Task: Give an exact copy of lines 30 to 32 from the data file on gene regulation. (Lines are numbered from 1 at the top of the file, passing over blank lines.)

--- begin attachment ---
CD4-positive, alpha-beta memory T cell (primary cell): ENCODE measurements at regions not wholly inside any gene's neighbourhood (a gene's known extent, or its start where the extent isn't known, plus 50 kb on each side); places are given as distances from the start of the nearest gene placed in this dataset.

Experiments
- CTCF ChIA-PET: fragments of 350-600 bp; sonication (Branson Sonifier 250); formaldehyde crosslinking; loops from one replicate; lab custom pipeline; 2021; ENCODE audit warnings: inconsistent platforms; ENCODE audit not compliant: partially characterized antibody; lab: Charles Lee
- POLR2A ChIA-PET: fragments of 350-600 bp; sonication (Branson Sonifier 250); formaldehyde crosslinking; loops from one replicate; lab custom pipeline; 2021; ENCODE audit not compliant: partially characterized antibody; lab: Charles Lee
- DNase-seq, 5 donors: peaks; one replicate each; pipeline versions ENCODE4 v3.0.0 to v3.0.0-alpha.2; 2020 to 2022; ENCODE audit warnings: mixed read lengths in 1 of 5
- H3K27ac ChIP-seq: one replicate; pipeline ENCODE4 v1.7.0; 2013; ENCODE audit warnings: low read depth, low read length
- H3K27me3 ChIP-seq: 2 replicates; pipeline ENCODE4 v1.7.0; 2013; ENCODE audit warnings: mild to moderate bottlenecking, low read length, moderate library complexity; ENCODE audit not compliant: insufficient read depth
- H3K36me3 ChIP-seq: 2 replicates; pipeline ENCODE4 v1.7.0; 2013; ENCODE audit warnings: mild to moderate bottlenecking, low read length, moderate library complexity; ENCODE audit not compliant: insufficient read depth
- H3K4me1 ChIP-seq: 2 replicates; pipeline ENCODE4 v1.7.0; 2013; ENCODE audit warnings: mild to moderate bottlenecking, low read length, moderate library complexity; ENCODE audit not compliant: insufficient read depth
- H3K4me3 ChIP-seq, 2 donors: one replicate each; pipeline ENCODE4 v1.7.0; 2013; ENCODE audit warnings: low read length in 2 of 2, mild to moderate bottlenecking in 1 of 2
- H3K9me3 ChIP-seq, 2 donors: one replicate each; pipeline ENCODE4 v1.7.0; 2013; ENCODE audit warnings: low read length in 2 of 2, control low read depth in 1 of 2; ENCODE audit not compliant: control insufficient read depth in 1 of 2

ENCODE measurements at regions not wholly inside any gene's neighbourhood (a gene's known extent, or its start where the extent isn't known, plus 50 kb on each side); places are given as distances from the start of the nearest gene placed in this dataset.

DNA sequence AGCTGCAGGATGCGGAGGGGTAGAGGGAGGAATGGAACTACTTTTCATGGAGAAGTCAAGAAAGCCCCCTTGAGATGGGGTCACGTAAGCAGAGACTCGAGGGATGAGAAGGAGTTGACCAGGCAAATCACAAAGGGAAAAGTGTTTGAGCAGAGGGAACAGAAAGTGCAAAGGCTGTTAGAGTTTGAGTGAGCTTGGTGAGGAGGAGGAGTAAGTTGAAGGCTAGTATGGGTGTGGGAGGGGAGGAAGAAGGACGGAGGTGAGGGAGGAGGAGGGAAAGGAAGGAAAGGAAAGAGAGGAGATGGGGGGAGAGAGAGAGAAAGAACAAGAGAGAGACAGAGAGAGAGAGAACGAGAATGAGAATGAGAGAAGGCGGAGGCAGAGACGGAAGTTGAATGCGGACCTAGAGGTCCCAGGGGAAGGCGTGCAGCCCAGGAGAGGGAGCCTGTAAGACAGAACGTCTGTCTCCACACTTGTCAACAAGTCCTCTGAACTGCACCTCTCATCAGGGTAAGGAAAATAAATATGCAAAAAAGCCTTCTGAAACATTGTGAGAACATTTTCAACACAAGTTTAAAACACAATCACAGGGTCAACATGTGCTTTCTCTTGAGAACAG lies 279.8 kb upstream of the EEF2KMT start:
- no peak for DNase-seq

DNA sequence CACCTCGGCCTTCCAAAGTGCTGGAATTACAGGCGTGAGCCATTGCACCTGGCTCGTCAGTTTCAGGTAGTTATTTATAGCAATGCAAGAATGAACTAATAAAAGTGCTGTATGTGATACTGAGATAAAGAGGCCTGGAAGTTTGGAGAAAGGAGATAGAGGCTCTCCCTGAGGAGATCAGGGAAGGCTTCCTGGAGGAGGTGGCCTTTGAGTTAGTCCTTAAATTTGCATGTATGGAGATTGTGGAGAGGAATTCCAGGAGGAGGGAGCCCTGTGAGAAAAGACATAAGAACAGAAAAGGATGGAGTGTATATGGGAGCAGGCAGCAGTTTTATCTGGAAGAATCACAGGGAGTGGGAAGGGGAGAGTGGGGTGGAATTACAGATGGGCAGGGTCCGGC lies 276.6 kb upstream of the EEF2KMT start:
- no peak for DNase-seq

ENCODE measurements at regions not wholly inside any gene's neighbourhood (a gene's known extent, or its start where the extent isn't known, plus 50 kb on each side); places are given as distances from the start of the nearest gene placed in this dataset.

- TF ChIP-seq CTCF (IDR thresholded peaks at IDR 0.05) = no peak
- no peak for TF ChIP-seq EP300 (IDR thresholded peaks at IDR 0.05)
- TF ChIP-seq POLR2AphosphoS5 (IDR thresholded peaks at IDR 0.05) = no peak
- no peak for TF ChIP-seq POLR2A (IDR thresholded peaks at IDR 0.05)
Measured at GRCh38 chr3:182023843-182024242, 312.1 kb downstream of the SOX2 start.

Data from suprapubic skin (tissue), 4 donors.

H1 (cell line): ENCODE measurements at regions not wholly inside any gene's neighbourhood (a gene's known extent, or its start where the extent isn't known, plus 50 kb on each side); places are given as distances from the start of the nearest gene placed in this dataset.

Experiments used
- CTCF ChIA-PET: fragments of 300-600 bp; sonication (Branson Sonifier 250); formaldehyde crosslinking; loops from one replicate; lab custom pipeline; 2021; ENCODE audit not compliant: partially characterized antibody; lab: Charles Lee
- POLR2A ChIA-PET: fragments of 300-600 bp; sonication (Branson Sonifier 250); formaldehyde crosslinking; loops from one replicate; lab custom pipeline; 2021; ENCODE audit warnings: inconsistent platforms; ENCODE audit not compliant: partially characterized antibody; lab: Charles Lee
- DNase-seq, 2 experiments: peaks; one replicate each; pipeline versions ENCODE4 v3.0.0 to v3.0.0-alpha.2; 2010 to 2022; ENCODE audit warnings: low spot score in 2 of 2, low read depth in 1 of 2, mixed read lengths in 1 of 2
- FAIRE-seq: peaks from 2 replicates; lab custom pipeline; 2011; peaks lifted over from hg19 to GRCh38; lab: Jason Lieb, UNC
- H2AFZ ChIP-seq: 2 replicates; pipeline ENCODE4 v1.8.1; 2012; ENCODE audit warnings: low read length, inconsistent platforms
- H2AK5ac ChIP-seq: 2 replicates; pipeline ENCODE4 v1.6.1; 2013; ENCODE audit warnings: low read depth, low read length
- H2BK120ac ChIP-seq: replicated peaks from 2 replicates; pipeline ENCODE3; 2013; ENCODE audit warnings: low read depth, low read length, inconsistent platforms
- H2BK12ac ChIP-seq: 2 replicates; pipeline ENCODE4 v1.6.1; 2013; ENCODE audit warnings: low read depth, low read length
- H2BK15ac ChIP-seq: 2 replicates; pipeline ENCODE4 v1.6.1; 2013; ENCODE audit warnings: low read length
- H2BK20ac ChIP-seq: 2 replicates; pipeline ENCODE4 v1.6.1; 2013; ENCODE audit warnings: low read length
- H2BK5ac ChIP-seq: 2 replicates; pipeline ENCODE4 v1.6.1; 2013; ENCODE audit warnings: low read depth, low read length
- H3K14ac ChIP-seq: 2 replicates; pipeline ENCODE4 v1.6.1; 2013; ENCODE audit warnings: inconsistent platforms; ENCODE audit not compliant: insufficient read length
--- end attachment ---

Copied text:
- H2AFZ ChIP-seq: 2 replicates; pipeline ENCODE4 v1.8.1; 2012; ENCODE audit warnings: low read length, inconsistent platforms
- H2AK5ac ChIP-seq: 2 replicates; pipeline ENCODE4 v1.6.1; 2013; ENCODE audit warnings: low read depth, low read length
- H2BK120ac ChIP-seq: replicated peaks from 2 replicates; pipeline ENCODE3; 2013; ENCODE audit warnings: low read depth, low read length, inconsistent platforms